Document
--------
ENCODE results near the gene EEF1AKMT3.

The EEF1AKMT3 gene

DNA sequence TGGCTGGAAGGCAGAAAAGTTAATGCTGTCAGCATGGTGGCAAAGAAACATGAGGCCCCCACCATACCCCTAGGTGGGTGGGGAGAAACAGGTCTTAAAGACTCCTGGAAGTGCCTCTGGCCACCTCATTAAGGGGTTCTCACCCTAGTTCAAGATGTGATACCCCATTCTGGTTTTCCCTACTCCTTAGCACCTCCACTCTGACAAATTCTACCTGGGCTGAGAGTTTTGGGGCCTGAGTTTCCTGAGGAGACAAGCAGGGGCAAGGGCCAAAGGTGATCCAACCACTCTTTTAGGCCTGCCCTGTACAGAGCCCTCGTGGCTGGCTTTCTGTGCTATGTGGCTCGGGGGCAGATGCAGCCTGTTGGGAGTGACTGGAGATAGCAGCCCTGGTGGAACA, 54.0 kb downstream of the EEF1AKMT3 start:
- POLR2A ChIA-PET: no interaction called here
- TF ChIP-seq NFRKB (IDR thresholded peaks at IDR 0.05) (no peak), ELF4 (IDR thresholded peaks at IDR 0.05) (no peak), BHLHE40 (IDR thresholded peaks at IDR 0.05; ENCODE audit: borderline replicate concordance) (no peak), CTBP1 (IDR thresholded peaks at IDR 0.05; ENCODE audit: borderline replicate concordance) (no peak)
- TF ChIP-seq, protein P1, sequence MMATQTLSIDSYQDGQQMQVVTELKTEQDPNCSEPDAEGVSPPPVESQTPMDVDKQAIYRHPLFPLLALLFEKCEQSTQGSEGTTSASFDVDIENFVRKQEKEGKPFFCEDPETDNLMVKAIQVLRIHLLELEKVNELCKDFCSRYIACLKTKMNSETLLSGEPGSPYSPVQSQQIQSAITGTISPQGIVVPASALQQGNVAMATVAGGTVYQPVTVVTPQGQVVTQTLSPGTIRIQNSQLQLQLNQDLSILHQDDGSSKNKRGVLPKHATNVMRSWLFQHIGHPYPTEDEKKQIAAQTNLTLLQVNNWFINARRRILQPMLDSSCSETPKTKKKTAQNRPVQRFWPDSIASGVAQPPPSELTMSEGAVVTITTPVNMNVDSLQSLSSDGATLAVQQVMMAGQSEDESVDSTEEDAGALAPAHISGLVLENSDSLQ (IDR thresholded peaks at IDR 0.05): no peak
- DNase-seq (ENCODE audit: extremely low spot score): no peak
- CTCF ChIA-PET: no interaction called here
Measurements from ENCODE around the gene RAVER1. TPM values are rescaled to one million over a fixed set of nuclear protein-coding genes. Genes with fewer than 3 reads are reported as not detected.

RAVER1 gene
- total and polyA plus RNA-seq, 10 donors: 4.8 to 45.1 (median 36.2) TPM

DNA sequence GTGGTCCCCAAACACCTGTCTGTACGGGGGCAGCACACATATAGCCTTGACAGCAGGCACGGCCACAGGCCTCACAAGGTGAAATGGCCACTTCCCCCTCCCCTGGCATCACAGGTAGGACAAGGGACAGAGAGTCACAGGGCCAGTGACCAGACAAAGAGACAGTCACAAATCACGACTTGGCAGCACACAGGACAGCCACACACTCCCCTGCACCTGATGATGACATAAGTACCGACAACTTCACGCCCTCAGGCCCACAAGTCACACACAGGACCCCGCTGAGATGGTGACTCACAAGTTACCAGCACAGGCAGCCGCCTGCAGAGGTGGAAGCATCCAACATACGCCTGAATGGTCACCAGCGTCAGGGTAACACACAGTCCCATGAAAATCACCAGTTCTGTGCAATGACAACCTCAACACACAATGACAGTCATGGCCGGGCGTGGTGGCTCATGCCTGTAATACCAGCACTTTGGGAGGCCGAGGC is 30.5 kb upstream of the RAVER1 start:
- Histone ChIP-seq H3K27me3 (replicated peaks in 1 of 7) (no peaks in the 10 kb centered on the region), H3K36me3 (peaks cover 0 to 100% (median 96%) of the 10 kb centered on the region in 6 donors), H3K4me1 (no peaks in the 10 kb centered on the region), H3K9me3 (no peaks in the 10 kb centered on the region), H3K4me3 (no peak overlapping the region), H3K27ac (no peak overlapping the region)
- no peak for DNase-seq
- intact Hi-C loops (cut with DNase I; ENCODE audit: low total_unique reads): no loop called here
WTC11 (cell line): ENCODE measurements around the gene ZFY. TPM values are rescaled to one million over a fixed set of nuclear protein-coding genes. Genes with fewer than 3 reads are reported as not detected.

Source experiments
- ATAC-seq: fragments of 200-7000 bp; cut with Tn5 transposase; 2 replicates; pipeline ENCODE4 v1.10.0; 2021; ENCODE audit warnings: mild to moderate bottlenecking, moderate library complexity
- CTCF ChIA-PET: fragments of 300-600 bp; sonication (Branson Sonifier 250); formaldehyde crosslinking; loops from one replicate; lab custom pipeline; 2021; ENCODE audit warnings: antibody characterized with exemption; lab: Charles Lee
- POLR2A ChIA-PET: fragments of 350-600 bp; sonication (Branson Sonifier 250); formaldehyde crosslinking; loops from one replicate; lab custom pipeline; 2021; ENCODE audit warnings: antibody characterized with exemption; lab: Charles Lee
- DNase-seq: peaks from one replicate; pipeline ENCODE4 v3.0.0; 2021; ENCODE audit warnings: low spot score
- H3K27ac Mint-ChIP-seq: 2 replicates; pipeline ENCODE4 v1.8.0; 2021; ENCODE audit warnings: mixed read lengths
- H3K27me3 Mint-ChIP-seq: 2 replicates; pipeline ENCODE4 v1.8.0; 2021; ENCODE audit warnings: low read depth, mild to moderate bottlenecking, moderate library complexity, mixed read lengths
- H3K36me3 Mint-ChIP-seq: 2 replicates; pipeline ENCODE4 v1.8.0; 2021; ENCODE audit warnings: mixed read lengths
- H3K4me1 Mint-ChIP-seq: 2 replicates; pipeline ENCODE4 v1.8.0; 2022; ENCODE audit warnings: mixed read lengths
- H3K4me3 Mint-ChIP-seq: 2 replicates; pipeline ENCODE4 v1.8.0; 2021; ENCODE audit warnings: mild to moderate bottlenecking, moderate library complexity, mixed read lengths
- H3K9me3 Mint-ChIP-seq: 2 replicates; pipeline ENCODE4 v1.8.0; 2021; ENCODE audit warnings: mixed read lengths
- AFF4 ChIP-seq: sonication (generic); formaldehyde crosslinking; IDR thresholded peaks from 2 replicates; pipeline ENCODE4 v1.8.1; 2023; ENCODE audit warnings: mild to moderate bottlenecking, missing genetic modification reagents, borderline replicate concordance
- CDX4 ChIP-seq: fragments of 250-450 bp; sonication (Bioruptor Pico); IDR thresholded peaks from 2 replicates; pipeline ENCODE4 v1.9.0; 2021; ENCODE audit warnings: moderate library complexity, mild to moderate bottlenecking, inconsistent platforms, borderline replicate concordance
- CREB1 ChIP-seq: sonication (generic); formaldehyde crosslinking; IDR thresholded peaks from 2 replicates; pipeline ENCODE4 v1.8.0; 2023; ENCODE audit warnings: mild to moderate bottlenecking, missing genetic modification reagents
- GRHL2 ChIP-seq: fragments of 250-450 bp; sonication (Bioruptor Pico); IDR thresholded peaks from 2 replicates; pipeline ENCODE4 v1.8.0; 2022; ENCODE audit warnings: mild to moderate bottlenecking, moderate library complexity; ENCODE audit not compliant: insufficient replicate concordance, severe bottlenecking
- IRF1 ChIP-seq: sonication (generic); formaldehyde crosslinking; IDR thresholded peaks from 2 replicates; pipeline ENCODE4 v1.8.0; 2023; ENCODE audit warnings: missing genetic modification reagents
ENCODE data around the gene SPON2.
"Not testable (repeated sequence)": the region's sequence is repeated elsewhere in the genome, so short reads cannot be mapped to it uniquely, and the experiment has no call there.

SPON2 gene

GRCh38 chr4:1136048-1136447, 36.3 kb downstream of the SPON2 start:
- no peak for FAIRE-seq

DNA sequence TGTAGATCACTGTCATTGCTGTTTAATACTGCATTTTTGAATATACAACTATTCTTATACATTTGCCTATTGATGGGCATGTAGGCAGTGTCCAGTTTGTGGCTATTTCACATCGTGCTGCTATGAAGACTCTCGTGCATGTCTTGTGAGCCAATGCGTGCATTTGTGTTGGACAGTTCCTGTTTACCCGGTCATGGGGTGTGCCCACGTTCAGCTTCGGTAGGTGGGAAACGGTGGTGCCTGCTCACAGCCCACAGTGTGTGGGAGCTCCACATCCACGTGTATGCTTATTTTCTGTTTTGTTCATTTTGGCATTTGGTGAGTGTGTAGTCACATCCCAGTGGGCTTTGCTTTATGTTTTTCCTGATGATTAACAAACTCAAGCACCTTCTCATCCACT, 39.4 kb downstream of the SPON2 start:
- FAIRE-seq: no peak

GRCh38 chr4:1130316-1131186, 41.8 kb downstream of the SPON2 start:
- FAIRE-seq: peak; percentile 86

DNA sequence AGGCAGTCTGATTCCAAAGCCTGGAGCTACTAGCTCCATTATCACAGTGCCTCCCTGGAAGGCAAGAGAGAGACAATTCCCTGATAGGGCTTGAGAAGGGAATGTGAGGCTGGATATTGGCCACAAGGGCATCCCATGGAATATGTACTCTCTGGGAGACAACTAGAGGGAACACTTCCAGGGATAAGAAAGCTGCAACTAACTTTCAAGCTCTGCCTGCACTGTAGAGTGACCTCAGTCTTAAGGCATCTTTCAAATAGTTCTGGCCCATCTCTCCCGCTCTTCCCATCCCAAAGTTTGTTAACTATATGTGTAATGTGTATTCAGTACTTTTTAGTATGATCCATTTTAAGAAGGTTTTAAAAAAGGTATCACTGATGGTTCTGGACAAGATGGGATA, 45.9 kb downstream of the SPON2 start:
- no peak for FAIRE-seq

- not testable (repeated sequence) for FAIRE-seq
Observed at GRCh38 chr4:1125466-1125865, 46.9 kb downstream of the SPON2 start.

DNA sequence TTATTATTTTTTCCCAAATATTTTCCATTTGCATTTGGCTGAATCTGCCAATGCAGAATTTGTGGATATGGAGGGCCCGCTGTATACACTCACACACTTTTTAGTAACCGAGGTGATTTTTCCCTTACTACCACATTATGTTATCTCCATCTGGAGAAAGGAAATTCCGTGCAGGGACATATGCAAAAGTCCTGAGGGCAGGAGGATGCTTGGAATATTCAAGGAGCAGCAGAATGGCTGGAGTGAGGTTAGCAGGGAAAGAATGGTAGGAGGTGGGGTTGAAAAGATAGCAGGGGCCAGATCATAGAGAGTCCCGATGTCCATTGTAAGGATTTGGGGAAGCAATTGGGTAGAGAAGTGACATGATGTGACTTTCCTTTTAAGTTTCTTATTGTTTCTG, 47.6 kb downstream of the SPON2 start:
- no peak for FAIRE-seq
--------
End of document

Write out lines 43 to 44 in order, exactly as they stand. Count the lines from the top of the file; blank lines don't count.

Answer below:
- no peak for FAIRE-seq

- not testable (repeated sequence) for FAIRE-seq